As Stanton's Story Hits Theaters, Hollywood's Lights Shine On Traverse City
By Clark Miller | Jan. 5, 2018
On January 19, 12 Strong – the movie based on Doug Stanton’s bestselling Horse Soldiers book – will hit theaters nationwide. The night before, the film will premiere in Stanton’s hometown of Traverse City.
The film brings to life the drama of a small yet highly effective U.S. Special Forces unit deployed to Afghanistan in the aftermath of September 11, 2001.
The first of two local showings will be at the State Theatre on Thursday, Jan. 18, including a Q&A featuring Stanton, retired CIA officer J.R. Seeger and others who worked on the film (this premiere showing is sold out).
The next day, Jan. 19, Cherry Blossom Theater will host a special showing at 4:30pm to raise funds for Project Cherry Tree, a local non-profit that works to ensure benefits to nearly 70,000 northern Michigan veterans. A follow up event at 7pm at the Park Place Hotel will feature Stanton and others (tickets are $25; to purchase email email@example.com).
The Ticker caught up with Hollywood scriptwriter and playwright Ted Tally (pictured top right), who penned the screenplay for the film. Tally, known for The Silence of the Lambs, All the Pretty Horses and Mission to Mars, says converting Stanton’s 2009 book into a movie script was a joy and a challenge.
Ticker: Stanton’s book deals with much more than just the bare facts. It describes the landscape, the battles and the people. Did that make your job as scriptwriter easier?
Tally: Yes, the book does lend itself to film. Doug has a vey visual way of writing. His characters are so strong. Also, the clashing and blending of cultures is rich material – 21st century warriors with all their high-tech weapons having to improvise new solution with allies that are not always completely trustworthy.
Ticker: At the same time, the book has so many characters. Did that create a challenge for you?
Tally: Yes. Good question. This is the only time I’ve adapted a non-fiction book. And that was part of the challenge. Real life is messy. There are dozens of speaking roles. It was a screenwriting nightmare from that standpoint. It’s hard to keep them all straight in your own mind let alone in the in the audience’s minds. In the end, you have to tell the story mostly from the perspective of three or four characters.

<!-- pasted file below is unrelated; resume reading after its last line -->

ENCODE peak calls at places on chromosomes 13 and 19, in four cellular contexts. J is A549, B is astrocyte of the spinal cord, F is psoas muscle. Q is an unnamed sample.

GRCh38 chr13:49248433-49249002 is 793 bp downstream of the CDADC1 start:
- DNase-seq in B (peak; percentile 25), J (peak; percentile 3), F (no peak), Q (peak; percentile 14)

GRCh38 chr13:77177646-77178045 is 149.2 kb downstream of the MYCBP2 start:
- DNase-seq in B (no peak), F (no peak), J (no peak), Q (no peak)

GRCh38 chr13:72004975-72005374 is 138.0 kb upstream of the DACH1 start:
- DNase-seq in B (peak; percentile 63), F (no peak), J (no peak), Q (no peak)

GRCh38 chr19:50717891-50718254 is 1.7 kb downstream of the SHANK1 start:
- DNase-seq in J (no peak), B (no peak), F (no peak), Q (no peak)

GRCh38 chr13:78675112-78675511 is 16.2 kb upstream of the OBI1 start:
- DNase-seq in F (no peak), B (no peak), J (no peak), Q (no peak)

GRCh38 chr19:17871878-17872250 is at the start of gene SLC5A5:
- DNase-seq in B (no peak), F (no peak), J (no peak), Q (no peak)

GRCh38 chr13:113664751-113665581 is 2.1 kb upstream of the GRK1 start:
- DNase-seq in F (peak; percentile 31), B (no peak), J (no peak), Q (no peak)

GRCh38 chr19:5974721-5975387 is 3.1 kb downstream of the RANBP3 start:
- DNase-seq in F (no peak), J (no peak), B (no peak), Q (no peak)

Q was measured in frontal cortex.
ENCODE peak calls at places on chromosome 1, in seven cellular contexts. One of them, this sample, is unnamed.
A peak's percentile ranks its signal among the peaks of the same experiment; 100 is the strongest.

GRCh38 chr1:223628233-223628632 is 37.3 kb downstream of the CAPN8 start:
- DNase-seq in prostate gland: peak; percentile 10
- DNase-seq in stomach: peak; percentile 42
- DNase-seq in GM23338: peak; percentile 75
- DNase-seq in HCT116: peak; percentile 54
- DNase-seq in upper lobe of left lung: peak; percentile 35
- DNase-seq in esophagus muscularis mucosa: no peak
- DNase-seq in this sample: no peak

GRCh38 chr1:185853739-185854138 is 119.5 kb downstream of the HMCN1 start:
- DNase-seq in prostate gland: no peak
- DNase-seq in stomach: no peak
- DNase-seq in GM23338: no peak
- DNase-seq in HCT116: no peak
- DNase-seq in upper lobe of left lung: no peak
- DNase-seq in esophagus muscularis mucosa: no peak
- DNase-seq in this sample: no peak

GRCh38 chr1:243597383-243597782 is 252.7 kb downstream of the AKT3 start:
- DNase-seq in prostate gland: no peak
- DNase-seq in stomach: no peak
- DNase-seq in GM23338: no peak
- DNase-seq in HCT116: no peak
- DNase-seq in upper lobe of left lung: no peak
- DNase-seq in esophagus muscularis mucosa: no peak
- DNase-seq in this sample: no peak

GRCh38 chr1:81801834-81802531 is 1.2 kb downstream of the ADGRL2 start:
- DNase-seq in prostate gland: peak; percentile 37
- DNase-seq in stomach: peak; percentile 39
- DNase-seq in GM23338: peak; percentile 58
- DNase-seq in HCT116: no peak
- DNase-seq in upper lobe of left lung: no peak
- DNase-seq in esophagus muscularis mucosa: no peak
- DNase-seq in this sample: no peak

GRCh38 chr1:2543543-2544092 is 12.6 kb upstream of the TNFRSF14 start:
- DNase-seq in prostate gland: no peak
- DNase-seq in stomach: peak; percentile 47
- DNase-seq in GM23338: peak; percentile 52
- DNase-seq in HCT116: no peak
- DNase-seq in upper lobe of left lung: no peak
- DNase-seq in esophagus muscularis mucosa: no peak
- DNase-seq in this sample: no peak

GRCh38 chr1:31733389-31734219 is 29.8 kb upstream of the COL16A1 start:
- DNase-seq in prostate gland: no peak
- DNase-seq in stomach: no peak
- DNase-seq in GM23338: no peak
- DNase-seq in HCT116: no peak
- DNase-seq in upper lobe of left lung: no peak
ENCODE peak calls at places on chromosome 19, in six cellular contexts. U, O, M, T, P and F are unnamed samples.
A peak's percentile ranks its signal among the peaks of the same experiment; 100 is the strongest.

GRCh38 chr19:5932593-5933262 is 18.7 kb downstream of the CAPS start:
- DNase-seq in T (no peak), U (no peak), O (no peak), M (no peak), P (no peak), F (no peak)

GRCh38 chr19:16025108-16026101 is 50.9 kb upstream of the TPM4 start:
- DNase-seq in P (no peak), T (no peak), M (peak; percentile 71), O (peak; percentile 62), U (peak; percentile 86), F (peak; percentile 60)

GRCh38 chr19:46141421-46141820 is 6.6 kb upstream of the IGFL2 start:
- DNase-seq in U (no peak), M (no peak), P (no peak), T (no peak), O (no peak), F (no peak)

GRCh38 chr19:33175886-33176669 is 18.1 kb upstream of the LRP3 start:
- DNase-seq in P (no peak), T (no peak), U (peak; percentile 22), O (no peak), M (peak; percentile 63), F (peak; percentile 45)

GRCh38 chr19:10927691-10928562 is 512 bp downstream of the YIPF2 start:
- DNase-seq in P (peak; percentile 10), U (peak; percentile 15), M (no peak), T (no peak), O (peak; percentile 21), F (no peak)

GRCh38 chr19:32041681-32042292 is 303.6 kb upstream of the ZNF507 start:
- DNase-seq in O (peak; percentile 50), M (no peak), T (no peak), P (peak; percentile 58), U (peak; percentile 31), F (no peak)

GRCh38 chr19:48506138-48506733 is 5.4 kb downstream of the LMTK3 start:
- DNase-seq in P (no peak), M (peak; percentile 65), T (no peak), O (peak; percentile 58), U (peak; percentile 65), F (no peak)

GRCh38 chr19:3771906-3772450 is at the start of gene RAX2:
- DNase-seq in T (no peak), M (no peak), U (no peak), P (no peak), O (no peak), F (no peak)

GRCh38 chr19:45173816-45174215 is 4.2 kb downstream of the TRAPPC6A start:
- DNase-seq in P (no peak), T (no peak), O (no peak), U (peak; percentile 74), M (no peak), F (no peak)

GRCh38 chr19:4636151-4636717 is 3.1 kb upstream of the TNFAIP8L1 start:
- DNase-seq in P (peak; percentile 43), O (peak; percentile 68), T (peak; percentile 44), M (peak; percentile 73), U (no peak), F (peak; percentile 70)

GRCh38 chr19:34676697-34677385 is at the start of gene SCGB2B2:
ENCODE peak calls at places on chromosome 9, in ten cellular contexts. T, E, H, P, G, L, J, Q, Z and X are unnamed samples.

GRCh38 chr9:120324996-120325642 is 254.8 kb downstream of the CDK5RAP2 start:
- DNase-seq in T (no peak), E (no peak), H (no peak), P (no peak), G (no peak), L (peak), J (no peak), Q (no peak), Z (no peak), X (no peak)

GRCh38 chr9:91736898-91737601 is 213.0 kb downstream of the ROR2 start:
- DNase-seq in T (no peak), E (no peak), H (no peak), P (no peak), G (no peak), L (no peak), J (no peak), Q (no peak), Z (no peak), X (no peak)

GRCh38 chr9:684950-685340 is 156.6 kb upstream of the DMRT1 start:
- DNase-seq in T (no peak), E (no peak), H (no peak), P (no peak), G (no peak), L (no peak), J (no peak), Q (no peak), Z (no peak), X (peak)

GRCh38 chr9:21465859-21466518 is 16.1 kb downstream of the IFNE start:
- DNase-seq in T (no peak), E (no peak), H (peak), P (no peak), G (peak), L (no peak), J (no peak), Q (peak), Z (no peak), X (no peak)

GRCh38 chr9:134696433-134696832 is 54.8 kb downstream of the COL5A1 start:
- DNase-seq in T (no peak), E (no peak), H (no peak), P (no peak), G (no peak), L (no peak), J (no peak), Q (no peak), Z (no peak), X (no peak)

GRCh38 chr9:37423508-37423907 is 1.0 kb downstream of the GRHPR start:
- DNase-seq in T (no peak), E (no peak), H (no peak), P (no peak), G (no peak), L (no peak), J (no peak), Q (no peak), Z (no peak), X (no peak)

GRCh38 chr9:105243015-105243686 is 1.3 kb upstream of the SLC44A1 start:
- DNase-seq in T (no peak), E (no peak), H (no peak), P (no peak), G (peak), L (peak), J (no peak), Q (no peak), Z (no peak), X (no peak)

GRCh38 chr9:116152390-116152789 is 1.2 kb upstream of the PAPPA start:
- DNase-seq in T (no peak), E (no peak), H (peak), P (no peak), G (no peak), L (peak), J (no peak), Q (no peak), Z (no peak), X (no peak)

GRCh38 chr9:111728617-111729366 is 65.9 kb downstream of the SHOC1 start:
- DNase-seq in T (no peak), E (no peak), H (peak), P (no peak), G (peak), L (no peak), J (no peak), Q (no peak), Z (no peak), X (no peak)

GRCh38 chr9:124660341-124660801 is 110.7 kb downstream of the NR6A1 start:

Ticker: And how do you feel about the movie?
Tally: I think it’s a great film. It has an amazing cast. There are so many wonderful, dramatic tensions. I always thought it would make a really good movie. And Danish director Nicolai Fulgsig did wonderful work.
Ticker: Does a screenwriter work closely with the entire film team?
Tally: Yes. Most of the time my job is intensely collaborative, especially in a movie like this. The cinematographer and the explosion guys come up with action pieces that are barely hinted at in the script. It’s an amorphous thing. It grows. Some scenes are taken out altogether. So I have to ride along with the herd and try to stay out in front of it all.
Ticker: The film rights for Horse Soldiers were purchased early on. What took so long for it to become a film?
Tally: I was the first scriptwriter and probably worked on it for a year and half, maybe more. I did various sketches for [producer] Jerry Bruckheimer. Then the project sat on the shelf for years. I started to think it was becoming an old story by now. But it’s a squad moving. That makes it timeless. There’s no political agenda.
Ticker: It seems that film rights are purchased on so many great books but the movie version is never made.
Tally: I must have written two dozen screenplays that were never turned into movies. It’s a big frustration. It’s a lot easier and cheaper to commission a screenwriter than to take the next step and actually come up with millions to do the movie. Go into agents’ offices and you’ll see scripts stacked like cordwood.